They sought all-embracing schemas, universal unifying frameworks, within which everything that exists could be shown to be systematically—i.e. logically and causally—interconnected, vast structures in which there should be no gaps left open for spontaneous, unattended developments, where everything that occurs should be, at least in principle, wholly explicable in terms of immutable general laws. (Hausheer, 1980: xxvi)

The dream of timeless order and certainty reached dizzying heights in 1814, with Laplace’s vision of what to him would be the ultimate scientific intelligence. Laplace’s demon, a being of supreme intelligence, would be able to comprehend the exact position at any time of every particle in the universe and of all the forces acting on it. For such an intelligence, says Laplace, nothing would be uncertain, and both the future and the past would become the present (Laplace, 1902: 4). In our own time, Einstein, writing on the occasion of an old friend’s death, says that for those “who believe in physics, this separation between past, present, and future is only an illusion, however tenacious” (Einstein, 1972: 539; trans. in Bernstein, 1991: 165). The tireless work of Ilya Prigogine, however, has called our attention to the shortcomings of this view. If time is an illusion, change, novelty, and surprise are rendered impossible. If there is no difference between past, present, and future, everything is simply a given, a mere function of the present (Prigogine, 1987, 1997).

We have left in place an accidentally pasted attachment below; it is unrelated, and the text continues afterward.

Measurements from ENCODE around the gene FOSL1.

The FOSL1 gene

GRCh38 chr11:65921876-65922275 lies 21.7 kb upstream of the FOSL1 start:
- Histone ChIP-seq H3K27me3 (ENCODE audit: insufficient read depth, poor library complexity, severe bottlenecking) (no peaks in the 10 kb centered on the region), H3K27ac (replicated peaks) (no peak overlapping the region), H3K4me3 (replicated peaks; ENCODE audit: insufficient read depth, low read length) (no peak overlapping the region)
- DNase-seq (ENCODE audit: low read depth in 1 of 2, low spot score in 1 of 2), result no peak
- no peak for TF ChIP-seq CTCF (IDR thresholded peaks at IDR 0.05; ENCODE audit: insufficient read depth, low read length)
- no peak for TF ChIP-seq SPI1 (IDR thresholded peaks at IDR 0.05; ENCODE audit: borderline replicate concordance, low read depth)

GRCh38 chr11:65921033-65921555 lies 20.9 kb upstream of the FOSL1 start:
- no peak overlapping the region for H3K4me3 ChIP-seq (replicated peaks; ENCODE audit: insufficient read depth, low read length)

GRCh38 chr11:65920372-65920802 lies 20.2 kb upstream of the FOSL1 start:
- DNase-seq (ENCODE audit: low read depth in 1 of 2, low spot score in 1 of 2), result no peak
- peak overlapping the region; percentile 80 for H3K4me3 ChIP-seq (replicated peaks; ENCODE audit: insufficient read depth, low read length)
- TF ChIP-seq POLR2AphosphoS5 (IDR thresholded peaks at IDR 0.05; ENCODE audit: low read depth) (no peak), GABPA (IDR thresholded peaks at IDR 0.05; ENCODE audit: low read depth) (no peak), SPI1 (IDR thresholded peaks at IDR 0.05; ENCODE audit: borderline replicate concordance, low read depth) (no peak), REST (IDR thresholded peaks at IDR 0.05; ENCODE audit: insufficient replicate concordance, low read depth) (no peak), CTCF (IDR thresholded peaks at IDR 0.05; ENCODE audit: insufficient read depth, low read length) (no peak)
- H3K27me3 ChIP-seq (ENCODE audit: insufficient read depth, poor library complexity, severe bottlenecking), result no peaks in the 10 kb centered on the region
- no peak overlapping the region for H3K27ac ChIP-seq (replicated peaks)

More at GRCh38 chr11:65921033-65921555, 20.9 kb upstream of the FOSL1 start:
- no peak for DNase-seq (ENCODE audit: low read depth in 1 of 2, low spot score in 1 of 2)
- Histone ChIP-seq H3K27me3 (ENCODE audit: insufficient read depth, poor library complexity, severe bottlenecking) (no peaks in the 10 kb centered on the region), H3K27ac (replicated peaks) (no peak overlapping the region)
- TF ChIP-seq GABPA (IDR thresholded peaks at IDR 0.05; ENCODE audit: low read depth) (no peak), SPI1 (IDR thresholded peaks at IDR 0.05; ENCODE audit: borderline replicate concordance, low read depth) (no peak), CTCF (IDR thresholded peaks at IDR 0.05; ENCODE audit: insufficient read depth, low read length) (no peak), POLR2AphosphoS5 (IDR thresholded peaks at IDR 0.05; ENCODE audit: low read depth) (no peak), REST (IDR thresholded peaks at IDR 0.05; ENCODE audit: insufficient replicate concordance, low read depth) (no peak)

The notion that we can somehow conquer time, the bearer of corruption and death, promises us a measure of immortality—even of divinity. When Napoleon asked Laplace about God’s place in his system, the great savant replied that he had no need for such a “hypothesis” (Koyré, 1957: 276). Nor did Einstein shrink from presuming to speak for God: Witness his famous saying that “God does not play dice with the world” (Bernstein, 1973: 215-21). Remember, too, Leon Lederman’s (1993) musings about the “God particle” and Steven Weinberg’s (1992) speculations about a “final theory.”

A universe of perfect and immutable order is one in which we can know and predict future events with certainty. Such a world is, of course, also a deterministic world in which everything happens with absolute regularity. The ancient Epicureans were among those who clearly sensed the shortcomings of such a world, and they called attention to the fundamental importance of indeterminacy and uncertainty. Lucretius, the Epicurean poet in whose work Michel Serres (1977) locates the birth of physics, underlines the significance of the clinamen, the “swerve” that interrupts the regular motion of atoms at indeterminate times and places, thereby making our universe—the complex world in which we live—possible. Were it not for this swerve, Lucretius says:

everything would fall downwards like rain-drops through the abyss of space. No collision would take place and no impact of atom on atom would be created.

Without the swerve, without this fundamental indeterminacy, he concludes, “nature would never have created anything” (De rerum natura 2.216-24 = Lucretius, 1951: 66, emphasis added).